Minnesota Prairie Roots

Writing and photography by Audrey Kletscher Helbling

A Saturday in November in southern Minnesota November 19, 2020

Filed under: Uncategorized — Audrey Kletscher Helbling @ 5:00 AM
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The weather on Saturday, November 7, was warm enough to put the top down on the convertible, this one driving along Rice County Road 45 toward Medford.

WITH SNOW LAYERING the ground as I write this several days before publication and with the furnace cranking out heat to stave off the cold, warmer days seem but a distant memory. But not that long ago, on November 7 and 8, we were enjoying warm temps and sunshine here in southern Minnesota. And my photos document that.

Before the recent snow, fallen leaves defined the lawn at the Medford City Park.

On that recent weekend, Randy and I finished raking and hauling leaves to the compost pile on Saturday morning. Then we packed a picnic lunch with intentions of an afternoon wandering through rural Minnesota with no specific destination. One of our Sunday afternoon drives, except on a Saturday. Only briefly did we discuss staying home to wash windows. Nope, the weather was too nice and we wanted to enjoy the afternoon. In Minnesota we recognize such beautiful November days as rarities to savor in time spent outdoors. Playing, not working.

So we gased up the van and then headed south on the back county road to Medford. A few miles from Faribault, we heard a clunk and Randy realized he’d left the gas cap at the gas station. We retraced our route, retrieved the cover and restarted our leisurely drive. I was a bit irritated with the husband for forgetting the gas cap. More on that later.

An artsy roofline on the shelter where we ate our picnic lunch.
A plaque on a bench: Kevin loved this park!
The expansive playground next to the shelterhouse.

By the time we reached Medford, it was past noon and we were both hungry for that picnic lunch. So we pulled into the city park along the Straight River, settled in at a picnic table inside a wind-whipped shelter and watched kids on the playground while we ate our sandwiches.

The Straight River winds past the park.
The second shelter sits by the ballpark.
A view of the ball field.

Afterward, we walked around the park for a bit, down to the banks of the Straight River, around the ballpark and then back to the van. After more photos—I can always find something interesting to photograph—we were on our way.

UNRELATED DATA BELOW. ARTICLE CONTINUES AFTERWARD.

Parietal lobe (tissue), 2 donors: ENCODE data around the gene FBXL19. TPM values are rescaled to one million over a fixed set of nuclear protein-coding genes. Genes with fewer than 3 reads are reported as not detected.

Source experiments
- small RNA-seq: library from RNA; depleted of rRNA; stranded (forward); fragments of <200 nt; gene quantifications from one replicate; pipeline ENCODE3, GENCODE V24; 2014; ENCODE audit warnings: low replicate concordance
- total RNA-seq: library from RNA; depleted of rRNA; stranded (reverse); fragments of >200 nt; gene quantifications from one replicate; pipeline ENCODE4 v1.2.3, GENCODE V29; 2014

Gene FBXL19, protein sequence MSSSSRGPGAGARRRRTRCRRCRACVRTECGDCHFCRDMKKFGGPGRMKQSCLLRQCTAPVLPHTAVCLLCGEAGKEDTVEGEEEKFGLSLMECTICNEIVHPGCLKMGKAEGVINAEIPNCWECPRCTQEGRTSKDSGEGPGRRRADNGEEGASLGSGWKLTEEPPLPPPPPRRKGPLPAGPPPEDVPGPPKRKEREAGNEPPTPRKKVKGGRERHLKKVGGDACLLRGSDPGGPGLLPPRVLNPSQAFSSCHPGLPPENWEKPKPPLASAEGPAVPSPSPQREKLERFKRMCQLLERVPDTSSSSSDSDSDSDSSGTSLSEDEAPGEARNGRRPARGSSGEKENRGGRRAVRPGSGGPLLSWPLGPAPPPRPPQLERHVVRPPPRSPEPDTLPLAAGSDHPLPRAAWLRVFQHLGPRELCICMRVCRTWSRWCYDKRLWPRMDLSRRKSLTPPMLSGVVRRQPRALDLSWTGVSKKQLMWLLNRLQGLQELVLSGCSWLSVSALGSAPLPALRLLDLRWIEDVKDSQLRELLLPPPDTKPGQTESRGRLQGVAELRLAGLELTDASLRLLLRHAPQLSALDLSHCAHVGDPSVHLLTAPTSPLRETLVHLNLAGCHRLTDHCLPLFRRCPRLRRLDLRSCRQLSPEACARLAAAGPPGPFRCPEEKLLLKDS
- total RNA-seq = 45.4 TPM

I laughed at this sign, at the “softball landing area” warning.

Except we weren’t. Two blocks from the park, the power steering went out in the van. The engine light flashed on. Gauges indicated overheating. Randy switched off the van, lifted the hood and investigated. At times like this, I am thankful for a husband who has worked as an automotive machinist for decades and is extremely knowledgeable in diagnosing and dealing with vehicle issues.

I love small town scoreboards like this with character.

I suggested we call a tow truck. Randy insisted we could make it home to Faribault. If the engine didn’t overheat. I was skeptical. Half-way back, he noted that the engine was getting hotter. Long story, but we pulled into friends’ rural property (they weren’t home) and waited about 45 minutes for the engine to cool. Back on the road, with only miles to go, Randy cut the engine at the top of a hill. The van then coasted the final miles into Faribault. At a stop sign, Randy restarted the van to get the remaining blocks home. We made it. Who would have thought?

Love the colorful bleachers…

So much for that planned afternoon outing. Randy was now out in the garage, back under the hood, rooting out the problem. He diagnosed a broken spring inside the tensioner. That caused the belt to come loose which caused the subsequent issues. A trip to the parts store and about an hour later, he had fixed the van.

Posted on the ball field fence. Small towns have a knack for finding creative ways to fund projects.

But here’s the deal. Remember that forgotten gas cap and the irritation I felt over Randy’s forgetfulness? Well, if he hadn’t left the cover, we would have been further down the road, probably to Owatonna. And those extra miles likely would not have allowed us to get the van back home on our own. So, yeah, sometimes when little things like this happen and delay our best-laid plans, it’s for a reason. Lesson learned. On a beautiful day in early November in Minnesota.

© Copyright 2020 Audrey Kletscher Helbling

 

4 Responses to “A Saturday in November in southern Minnesota”

  1. That gas cap saved you. 🙂 So glad your trip was saved and that Randy has the skills needed to diagnose and fix the problem but I would have probably been a little peeved the whole journey home . But then I don’t have a mechanic for a husband who knows what he is doing! Glad it all turned out okay.

  2. JanBeek Says:

    Quite an adventure! And yes, a good lesson learned and shared. Thank you! Watch for the little things! And aren’t you fortunate to have a husband who “worked as an automotive machinist ” all those years? My husband and I would never have had the knowledge or smarts to do what he did to get you home! God bless him! ❤


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